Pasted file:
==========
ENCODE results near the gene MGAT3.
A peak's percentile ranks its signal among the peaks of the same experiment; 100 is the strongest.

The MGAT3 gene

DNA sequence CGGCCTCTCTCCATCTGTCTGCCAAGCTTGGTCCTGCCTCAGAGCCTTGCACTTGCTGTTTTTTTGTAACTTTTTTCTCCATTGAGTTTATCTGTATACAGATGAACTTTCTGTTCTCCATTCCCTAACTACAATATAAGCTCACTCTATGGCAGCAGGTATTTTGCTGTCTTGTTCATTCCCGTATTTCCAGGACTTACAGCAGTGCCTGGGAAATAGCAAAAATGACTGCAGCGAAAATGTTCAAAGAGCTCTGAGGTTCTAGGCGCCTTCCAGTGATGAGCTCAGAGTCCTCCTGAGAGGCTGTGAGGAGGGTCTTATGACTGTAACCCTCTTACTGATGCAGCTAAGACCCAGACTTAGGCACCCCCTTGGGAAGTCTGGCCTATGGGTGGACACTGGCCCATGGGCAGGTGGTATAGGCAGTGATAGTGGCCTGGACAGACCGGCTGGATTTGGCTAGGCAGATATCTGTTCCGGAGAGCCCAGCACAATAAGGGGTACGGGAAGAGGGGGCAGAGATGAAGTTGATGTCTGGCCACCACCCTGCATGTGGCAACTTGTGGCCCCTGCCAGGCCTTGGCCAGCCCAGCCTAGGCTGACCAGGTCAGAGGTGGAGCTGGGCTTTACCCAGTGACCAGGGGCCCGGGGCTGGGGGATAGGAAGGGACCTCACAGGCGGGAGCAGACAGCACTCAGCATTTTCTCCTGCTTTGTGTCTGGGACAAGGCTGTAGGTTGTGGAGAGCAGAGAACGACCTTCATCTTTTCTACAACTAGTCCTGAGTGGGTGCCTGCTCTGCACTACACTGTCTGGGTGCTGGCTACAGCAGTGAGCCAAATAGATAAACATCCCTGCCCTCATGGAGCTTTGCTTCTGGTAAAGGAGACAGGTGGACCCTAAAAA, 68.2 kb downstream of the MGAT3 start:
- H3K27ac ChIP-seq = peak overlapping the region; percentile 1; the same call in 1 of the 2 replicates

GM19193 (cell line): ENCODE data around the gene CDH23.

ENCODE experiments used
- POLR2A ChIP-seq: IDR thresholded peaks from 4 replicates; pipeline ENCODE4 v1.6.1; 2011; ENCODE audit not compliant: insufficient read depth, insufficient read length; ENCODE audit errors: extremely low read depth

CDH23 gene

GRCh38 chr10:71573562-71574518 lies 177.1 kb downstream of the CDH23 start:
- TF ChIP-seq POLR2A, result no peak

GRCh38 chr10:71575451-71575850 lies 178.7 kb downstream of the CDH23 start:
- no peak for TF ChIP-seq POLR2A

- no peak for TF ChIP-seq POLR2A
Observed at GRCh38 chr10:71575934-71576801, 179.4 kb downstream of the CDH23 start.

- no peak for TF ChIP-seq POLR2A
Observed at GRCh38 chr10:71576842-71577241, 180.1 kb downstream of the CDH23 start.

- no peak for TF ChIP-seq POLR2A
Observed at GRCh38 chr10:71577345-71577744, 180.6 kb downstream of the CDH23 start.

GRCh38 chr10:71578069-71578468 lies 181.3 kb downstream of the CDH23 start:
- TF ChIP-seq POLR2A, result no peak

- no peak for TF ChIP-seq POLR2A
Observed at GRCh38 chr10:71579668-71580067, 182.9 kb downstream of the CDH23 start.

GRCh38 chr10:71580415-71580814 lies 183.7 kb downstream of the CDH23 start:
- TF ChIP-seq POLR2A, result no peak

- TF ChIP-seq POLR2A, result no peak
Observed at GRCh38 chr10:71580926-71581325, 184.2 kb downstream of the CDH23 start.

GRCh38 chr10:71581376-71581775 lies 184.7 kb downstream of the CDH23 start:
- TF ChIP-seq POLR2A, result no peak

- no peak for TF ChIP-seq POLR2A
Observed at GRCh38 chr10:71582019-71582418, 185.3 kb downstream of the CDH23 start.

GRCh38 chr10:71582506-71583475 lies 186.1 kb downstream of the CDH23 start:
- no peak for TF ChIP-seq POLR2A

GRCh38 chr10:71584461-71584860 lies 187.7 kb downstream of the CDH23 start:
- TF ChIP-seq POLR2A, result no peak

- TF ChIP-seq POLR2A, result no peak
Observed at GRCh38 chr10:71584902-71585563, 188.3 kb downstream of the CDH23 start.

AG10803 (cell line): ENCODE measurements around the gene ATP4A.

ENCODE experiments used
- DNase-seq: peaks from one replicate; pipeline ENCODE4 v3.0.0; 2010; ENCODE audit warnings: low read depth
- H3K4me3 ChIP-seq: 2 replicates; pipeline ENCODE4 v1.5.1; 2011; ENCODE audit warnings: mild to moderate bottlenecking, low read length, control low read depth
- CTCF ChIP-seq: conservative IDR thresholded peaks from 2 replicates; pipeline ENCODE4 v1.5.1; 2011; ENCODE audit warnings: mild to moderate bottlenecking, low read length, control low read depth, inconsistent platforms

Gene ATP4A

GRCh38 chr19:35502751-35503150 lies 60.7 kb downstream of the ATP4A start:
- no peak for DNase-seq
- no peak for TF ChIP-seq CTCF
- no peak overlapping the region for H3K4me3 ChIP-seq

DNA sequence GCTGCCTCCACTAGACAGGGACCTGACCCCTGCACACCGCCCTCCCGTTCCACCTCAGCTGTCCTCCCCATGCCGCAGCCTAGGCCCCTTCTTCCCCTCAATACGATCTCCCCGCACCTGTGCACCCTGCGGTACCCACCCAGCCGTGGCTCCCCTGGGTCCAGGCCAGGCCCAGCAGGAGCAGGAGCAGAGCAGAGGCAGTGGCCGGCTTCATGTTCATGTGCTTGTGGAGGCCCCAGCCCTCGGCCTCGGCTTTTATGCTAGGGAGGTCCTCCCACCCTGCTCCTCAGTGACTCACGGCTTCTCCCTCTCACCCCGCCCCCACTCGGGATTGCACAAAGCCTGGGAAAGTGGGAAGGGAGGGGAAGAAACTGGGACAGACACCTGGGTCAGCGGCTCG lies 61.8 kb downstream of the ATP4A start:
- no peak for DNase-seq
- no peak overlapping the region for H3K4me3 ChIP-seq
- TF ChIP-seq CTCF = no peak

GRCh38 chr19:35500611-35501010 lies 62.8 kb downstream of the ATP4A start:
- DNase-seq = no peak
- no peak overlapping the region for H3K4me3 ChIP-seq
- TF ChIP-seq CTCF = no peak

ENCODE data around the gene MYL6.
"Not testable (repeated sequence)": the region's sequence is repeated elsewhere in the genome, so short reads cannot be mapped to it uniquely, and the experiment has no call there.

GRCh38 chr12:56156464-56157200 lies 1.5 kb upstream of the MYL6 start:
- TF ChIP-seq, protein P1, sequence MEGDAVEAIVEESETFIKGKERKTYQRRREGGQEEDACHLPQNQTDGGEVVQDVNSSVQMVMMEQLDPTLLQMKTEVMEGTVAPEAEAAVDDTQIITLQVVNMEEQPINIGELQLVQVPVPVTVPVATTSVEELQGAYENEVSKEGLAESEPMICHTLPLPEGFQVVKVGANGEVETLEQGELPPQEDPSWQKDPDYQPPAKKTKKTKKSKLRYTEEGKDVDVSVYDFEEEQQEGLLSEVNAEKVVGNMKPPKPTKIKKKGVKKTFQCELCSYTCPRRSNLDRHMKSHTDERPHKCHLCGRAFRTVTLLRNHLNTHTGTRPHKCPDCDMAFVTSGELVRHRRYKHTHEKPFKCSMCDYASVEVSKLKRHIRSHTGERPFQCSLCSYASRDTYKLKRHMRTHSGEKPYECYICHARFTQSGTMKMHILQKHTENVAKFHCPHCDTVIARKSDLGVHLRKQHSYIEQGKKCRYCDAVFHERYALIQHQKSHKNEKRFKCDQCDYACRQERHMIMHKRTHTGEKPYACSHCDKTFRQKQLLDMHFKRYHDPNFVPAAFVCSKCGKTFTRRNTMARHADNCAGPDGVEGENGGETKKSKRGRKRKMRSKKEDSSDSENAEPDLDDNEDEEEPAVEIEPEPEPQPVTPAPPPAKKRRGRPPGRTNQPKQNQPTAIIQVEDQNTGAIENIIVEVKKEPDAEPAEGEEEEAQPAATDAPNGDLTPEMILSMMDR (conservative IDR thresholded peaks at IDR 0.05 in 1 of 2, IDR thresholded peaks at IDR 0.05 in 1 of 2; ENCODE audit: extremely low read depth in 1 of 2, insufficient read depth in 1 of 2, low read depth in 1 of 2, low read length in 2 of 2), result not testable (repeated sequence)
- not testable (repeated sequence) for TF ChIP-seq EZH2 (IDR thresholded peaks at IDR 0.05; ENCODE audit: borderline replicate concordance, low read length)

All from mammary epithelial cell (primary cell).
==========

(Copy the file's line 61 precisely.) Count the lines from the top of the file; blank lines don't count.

All from mammary epithelial cell (primary cell).